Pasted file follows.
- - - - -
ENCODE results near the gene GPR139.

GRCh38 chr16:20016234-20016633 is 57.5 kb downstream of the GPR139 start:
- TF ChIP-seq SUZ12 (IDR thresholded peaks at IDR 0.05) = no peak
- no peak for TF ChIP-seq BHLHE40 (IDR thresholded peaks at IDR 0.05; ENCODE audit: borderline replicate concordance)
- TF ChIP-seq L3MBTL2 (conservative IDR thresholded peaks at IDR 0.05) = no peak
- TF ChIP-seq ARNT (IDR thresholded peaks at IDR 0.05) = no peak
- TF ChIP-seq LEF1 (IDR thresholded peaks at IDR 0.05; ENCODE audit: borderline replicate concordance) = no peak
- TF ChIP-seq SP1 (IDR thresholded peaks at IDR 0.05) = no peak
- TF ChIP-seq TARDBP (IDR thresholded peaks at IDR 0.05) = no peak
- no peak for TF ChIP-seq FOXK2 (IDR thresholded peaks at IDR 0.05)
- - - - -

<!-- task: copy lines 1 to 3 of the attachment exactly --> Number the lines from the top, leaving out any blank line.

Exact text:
ENCODE results near the gene GPR139.

GRCh38 chr16:20016234-20016633 is 57.5 kb downstream of the GPR139 start:
- TF ChIP-seq SUZ12 (IDR thresholded peaks at IDR 0.05) = no peak